|The market is split into different sections|
I strolled round with an almond croissant, soaking up the early morning atmosphere. It was very relaxed and at 10am stalls were still in the middle of setting up, but it was easy to imagine hoards of people in a couple of hours time: buying their weekly goods and escaping on their lunch breaks to eat fresh and local.
From fishmongers' stalls beautifully adorned with shells and pearls, to a Spanish trader who's smell of cheese and chirozo sent me straight back to childhood holidays. Most of the stalls were set permanently into the market with grey stone displays which seemed to grow out of the floor. Set underneath a railway bridge a couple of stalls were hidden under dark, arched stone cavities - which gave off the feeling of shopping back in time of Sweeny Todd and like.
Here are some photos I snapped, unfortunately with my camera phone as I was not expecting such a foodie-feast for the eyes, so they are not the best quality I'm afraid. But I hope they illustrate some of the points I made, but the only way to experience it properly is to get down there yourself next time you are in London.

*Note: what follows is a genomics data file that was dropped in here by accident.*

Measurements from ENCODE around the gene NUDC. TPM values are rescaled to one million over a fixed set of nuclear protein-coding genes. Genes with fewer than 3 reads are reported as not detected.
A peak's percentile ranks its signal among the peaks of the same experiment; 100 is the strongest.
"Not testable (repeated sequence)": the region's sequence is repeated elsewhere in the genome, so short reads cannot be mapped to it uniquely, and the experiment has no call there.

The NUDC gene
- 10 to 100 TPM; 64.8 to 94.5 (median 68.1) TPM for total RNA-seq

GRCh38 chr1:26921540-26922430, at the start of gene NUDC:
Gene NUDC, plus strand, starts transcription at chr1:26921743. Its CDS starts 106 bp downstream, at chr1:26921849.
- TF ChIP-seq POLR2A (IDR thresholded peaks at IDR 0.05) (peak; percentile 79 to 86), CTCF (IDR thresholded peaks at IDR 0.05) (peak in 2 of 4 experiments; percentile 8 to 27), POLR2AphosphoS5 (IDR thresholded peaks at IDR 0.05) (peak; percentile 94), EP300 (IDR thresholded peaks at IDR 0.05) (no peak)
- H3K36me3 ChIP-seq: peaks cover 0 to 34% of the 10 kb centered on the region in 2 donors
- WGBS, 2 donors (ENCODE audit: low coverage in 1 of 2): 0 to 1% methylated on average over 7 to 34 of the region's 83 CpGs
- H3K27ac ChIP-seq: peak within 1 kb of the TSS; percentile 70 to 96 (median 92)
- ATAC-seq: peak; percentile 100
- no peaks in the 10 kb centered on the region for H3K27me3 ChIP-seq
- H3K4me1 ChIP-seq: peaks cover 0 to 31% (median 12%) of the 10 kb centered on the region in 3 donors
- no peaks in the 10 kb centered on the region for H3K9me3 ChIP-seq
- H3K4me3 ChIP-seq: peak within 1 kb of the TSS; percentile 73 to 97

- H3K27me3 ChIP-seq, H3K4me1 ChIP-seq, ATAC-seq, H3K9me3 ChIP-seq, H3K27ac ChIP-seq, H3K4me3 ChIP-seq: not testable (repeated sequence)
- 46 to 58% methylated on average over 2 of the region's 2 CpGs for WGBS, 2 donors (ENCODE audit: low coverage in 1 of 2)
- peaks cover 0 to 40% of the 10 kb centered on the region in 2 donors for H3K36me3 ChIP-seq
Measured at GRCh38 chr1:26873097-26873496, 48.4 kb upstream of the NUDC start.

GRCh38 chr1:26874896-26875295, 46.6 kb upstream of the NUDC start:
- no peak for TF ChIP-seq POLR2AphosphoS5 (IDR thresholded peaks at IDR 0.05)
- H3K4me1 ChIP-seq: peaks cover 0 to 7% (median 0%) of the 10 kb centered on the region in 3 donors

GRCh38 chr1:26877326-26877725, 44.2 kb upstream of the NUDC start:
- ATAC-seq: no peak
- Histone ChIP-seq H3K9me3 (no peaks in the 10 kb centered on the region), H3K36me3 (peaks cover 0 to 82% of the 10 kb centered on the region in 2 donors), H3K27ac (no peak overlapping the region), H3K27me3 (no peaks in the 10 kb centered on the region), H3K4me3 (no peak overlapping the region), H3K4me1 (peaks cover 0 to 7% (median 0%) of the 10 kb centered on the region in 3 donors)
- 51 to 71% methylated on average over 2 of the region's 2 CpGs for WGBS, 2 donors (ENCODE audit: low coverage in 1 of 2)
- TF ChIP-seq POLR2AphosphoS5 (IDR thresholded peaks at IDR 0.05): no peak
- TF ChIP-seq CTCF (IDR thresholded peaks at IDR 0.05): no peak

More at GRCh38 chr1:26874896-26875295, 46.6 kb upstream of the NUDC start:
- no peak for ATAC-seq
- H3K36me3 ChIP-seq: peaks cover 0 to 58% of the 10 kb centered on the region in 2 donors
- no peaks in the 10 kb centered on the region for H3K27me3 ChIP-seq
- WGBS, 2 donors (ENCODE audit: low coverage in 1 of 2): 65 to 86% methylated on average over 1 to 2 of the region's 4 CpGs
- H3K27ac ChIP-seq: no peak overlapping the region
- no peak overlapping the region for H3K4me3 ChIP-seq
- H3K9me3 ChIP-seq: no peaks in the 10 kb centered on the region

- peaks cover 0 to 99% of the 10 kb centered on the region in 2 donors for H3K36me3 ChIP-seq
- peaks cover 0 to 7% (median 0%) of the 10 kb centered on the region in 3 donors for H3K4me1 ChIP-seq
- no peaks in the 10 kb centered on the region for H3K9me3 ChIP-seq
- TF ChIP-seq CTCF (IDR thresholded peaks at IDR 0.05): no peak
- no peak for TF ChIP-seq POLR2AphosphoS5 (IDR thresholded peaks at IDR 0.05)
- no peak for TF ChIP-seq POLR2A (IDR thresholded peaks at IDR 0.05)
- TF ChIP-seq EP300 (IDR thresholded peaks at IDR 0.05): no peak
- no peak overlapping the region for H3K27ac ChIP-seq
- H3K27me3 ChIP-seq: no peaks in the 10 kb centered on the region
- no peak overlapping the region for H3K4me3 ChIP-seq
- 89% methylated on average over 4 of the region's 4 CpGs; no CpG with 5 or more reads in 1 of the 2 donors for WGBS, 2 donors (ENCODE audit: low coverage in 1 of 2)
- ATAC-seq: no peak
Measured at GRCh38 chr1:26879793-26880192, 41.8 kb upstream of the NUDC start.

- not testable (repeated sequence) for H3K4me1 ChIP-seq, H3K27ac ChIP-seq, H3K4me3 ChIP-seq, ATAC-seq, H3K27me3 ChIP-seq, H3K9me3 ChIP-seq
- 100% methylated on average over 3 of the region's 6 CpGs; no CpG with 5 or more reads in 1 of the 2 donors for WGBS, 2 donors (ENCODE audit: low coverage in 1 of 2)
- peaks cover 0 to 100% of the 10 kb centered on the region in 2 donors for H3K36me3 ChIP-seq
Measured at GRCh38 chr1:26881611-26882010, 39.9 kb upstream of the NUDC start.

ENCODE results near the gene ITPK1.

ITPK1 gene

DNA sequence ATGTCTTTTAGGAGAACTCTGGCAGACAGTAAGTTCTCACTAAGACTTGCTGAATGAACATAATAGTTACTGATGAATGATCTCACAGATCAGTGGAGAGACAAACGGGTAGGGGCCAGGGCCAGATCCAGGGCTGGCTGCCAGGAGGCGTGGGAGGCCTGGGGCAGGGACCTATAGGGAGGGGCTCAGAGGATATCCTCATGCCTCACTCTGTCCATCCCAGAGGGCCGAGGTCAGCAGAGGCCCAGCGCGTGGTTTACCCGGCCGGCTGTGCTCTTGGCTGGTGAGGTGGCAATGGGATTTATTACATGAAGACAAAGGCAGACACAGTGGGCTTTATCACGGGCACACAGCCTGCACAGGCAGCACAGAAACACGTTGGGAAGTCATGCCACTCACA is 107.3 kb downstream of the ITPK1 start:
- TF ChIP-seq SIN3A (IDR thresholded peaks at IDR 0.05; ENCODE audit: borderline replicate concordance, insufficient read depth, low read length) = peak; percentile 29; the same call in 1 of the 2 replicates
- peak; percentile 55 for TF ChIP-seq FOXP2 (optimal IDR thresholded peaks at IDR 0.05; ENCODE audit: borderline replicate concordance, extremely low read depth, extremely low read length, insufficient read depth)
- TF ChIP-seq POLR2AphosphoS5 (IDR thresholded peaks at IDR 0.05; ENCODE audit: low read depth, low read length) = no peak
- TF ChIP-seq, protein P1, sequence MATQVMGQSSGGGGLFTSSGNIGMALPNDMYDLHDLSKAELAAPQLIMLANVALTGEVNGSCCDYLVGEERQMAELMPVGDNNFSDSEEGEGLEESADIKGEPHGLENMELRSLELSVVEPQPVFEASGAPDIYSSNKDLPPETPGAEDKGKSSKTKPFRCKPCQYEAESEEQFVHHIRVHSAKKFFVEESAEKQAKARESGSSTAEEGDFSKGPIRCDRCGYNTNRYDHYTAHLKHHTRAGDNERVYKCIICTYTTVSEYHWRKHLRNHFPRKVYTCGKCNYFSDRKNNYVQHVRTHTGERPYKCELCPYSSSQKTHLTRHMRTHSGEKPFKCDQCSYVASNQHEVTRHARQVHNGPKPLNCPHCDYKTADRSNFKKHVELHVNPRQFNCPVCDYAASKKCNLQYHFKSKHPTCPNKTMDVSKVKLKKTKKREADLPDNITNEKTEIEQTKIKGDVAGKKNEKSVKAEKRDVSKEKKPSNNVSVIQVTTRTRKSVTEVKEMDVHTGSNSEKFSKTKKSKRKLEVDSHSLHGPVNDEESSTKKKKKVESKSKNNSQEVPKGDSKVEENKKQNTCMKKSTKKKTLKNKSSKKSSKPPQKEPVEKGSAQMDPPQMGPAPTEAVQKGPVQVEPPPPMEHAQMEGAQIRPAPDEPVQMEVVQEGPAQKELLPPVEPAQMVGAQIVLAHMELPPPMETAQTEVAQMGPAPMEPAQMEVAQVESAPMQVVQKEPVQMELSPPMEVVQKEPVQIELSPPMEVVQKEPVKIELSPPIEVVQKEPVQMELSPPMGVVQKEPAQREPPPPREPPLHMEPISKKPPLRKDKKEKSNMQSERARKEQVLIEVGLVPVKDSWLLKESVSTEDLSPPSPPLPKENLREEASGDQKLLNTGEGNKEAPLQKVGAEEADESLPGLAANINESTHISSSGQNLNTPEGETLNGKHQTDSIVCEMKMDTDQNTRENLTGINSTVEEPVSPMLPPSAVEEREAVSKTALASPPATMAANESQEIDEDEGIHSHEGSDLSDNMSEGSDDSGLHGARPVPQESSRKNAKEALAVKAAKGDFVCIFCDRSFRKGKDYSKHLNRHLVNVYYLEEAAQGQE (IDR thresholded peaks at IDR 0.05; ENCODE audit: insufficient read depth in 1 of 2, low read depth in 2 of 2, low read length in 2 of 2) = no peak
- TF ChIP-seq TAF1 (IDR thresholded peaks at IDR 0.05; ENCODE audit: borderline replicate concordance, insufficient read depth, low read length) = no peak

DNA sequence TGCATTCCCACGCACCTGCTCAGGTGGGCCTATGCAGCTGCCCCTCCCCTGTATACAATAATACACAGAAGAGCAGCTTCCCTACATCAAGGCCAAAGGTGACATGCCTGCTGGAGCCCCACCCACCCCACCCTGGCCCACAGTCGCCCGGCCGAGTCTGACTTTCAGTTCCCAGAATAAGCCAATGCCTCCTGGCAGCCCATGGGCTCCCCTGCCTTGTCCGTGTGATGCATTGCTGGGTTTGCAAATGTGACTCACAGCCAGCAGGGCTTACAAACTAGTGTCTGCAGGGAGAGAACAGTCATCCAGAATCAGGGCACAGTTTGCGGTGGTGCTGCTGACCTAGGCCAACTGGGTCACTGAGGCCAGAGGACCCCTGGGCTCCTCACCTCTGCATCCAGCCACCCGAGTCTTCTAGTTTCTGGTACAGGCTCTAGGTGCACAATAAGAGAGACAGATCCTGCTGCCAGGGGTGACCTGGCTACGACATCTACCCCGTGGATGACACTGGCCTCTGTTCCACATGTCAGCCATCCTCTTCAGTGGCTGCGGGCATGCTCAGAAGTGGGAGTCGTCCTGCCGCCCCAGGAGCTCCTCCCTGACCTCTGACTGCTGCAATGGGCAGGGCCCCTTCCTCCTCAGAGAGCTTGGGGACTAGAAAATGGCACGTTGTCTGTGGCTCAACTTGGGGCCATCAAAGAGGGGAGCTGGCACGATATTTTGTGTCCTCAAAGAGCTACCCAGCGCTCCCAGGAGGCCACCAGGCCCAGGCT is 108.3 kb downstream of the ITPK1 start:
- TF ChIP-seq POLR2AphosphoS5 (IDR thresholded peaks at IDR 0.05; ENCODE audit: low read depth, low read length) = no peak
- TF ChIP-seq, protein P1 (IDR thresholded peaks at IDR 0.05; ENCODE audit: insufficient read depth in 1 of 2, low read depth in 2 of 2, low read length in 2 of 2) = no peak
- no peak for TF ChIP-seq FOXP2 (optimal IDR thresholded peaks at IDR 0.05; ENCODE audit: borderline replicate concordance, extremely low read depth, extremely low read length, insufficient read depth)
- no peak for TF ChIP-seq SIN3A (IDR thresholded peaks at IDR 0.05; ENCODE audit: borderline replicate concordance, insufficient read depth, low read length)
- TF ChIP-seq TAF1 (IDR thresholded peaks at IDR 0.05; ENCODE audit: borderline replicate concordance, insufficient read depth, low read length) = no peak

The market it open on Thursdays, Fridays and Saturdays, find it here.
|Under this archway since 1875|
|A fantastic setting under railway viaducts by the river|
|Casually walk down streets with a |
mid morning snack
|Kitch signs keeping the historic feel|
|All the food you can think of|
|Setting up for the day|
|Friendly feel, no regimented |
supermarket in sight
|Clearly signposted with clever marketing|
|Just shipped in?|
|Fruit stalls use old fashioned ideas for displays - a truly vintage feel|
|Fishmongers set in stone|